Antonia and Antonio. They lived in the same barrio; both were members of Our Lady of Refuge Parish in Nuevo Laredo, the Mexican city just south of Laredo, Texas; and I saw both on the same day about eight months ago.
It was the day of Antonia’s funeral Mass. All her mourners remembered the señora as the grandmother who never said “no.” They remembered her as a young mother of three who helped her husband in the fields, even while she was pregnant with twins. They remembered her as supernaturally patient, not only with the failings of her children and grandchildren but also with her poverty—and her surprising joy in the midst of it.
Antonio lived a chasm away. Imprisoned, tortured, and released by the military, at sixteen he was given permission from his cartel’s comandante to be at home for a few days to heal. Antonio belongs (assuming he is still alive) to the most ruthless criminal organization in Mexico, the one that controls the city where I serve. I met him when his mother begged me to pay him a surprise visit in order to convince him to look for other work.
Antonia had lived a long, full life. She had suffered but lived in hope. She had been light, salt, and leaven for neighbors and family. She gave, she enriched, she loved and was loved and cherished. In the midst of poverty and corruption, and more recently in the midst of war, she had listened to the Holy Spirit, who taught her from childhood that (in the words of Gaudium et Spes) “man . . . cannot fully find himself except through a sincere gift of himself.” She probably could not have found the beatitudes in the Bible, but she knew that the merciful, the meek, and the just are blessed.
Most of the two thousand folks that come to Mass here weekly have a lot in common with Antonia. The Mexican laypeople with whom I serve are sacrificially generous. Many of my ninety catechists work ten-hour days in factories for eighty-five dollars a week, and yet they still make time to teach catechism and come to Mass.
Faithful, participative, prayerful Mexican Catholics have brought beauty and honor to their country for centuries, with their love for family and life, their joyful hospitality, and their great trust in God. “Si Dios quiere” (If God wills it) is ever on their lips. Thanks be to Christ, and Our Lady of Guadalupe, for people like Antonia.
Antonio, on the other hand, wanted an SUV. When I saw him on the day of Antonia’s funeral, he explained to me why he had joined the drug cartel: It was the ride. He envied the Cadillac Escalade the comandante drove.
With the worsening of the Mexican border economy caused by the tightening of the border after 9/11 and exacerbated by the recession in the United States, his father could no longer afford the old car they used to drive. By the time Antonio was sixteen, they could not afford gas and auto parts. His dad was riding a bike to work, and the Cadillac SUV was calling Antonio’s name.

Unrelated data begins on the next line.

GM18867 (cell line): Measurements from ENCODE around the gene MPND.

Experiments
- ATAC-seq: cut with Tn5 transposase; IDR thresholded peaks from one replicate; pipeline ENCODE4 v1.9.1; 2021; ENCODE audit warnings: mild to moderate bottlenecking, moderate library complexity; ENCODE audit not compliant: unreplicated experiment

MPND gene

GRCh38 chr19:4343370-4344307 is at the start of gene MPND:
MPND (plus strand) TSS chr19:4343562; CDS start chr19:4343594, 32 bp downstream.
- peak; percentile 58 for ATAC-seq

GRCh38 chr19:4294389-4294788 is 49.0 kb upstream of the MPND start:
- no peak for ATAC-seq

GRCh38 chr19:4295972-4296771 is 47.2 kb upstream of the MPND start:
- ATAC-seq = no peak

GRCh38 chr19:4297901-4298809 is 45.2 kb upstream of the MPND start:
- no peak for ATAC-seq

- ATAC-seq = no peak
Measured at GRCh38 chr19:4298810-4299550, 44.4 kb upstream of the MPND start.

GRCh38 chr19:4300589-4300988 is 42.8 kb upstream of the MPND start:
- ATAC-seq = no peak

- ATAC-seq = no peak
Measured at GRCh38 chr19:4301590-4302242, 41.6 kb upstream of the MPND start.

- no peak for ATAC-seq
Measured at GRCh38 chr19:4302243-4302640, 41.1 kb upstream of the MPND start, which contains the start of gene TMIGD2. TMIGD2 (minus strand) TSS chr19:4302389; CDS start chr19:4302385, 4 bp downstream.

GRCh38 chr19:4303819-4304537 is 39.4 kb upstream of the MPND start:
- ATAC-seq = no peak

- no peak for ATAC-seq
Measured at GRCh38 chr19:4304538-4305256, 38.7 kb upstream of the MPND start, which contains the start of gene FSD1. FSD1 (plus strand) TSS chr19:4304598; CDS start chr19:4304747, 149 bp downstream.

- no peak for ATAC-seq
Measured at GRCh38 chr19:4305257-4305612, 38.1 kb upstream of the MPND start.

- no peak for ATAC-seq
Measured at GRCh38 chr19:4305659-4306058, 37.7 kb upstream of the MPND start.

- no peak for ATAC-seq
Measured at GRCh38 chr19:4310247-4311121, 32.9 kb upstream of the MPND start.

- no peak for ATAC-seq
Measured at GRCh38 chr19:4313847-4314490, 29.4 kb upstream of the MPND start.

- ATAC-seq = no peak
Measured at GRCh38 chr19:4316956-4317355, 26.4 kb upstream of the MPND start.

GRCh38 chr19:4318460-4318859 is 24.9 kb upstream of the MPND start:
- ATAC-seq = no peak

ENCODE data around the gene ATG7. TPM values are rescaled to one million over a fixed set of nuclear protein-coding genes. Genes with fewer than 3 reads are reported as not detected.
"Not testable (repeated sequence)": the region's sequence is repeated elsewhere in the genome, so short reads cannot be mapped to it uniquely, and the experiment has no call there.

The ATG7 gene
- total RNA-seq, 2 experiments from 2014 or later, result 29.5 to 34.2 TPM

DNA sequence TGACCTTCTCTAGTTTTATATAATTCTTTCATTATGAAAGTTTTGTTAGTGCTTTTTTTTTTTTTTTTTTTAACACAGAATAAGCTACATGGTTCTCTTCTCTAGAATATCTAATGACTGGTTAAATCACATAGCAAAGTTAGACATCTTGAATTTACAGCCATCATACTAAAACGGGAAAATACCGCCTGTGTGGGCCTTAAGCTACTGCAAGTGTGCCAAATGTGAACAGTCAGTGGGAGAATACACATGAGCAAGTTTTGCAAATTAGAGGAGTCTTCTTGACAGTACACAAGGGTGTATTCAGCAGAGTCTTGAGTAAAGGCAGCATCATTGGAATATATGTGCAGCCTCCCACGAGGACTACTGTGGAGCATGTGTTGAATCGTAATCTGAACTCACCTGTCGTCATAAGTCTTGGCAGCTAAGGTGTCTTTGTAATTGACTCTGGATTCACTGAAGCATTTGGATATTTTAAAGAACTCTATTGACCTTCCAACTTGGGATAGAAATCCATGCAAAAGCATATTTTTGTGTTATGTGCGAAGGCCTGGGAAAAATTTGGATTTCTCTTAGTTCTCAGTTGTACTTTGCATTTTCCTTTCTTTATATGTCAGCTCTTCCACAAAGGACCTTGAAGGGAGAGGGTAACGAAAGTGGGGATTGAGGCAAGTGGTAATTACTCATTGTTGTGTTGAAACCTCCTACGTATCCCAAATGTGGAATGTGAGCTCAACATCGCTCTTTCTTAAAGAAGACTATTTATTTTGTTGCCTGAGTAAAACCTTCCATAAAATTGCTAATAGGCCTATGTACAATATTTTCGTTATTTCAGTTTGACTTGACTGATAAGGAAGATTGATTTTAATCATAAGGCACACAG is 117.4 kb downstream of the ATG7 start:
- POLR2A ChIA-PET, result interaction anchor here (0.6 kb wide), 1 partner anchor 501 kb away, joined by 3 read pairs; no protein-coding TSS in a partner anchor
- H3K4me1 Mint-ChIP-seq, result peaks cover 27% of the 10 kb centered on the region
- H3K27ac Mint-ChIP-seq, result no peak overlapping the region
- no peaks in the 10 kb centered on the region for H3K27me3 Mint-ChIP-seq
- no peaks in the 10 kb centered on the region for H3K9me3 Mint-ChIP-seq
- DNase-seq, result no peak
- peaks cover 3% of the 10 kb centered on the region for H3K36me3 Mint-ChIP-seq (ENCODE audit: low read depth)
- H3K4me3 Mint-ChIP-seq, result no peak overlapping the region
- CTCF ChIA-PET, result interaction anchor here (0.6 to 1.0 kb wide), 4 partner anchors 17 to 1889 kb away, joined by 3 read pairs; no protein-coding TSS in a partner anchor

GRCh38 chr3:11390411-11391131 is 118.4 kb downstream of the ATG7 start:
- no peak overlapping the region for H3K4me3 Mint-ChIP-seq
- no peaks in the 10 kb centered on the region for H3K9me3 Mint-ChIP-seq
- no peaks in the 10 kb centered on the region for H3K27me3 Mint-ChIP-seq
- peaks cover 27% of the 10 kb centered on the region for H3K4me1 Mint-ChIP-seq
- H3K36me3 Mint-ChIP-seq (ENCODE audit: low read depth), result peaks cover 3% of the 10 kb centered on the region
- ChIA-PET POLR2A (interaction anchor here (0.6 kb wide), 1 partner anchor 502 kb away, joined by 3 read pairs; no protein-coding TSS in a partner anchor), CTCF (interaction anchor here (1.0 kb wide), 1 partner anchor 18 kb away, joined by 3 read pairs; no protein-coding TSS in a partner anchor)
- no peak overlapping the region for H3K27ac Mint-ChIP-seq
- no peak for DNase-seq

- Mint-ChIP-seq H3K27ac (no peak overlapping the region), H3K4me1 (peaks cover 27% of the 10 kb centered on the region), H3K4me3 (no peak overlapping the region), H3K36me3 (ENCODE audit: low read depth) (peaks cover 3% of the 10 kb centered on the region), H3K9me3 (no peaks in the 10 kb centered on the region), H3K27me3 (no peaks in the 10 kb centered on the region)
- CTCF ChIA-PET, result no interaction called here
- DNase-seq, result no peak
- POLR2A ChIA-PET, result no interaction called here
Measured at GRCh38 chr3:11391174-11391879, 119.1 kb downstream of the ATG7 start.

I reasoned with him in my best street Spanish: “Look at your options like a scale. On this side of the scale you have life itself. You know you won’t last to see twenty if you keep working for the mafia. You have your parents on this same side of the scale, their love for you, the love of your little sisters, the possibility of marriage and having children, of watching those children grow up over the years, a real job where you can earn money without remorse. You won’t need to hide; you could walk down the street in peace.
“On the other side of the scale . . . you have a stolen SUV. Which side weighs more; which side is really more valuable to you?”
He didn’t argue with my logic. His broken ribs and burnt hands were on my side.
But he wanted that SUV. It wasn’t the machine gun that he carried; very few join the cartels because they want to kidnap or kill. Some youth are seduced by the possibility of supporting their parents. For Antonio, it was the shiny car.
The educational emergency in Mexico, broken families, corruption and inefficiency in the distribution of the nation’s resources, injustices in international trade that mean fewer jobs, and those poor-paying, for Mexican youth—all these contribute to organized crime and to common crime, but it is still true that every boy born into poverty is a potential saint as well as a potential assassin. Every son of a corrupt policeman and every son of a holy catechist is a potential saint and a potential assassin.
As the Mexican bishops say, “The fundamental root of violence is in the orientation of the heart of every human.” Evil is not in what surrounds us, but in the heart, “from whence come evil designs” (Matt. 15:19). Poverty did not oblige Antonio to chose avarice and envy. He is free, and that is a good thing. There is no sinner without a future, just as there is no saint without a past. The sixteen-year-old who has already followed orders to kill is making himself subhuman, but he is still free; he is still capable of conversion.
The Mexican bishops in a recent pastoral letter teach pointedly that poverty in itself does not cause violence: “There is no direct correlation between violence and poverty. There is such a correlation, on the other hand, between inequality and violence. There are among the wealthy those who promote violence and injustice.” The full gospel unto personal conversion is the cure for sin in the white-collar neighborhoods.
In the poor barrios where I serve, Christ’s shocking gospel love is also the cure. Jesus shocks the world with his witness and teaching against violence. He is no pacifist; he doesn’t stick a daisy in the muzzle of your rifle. No, he spatters you with his blood. He does not teach us to run from violence; he teaches us to confront violence by standing firm and offering our other cheek.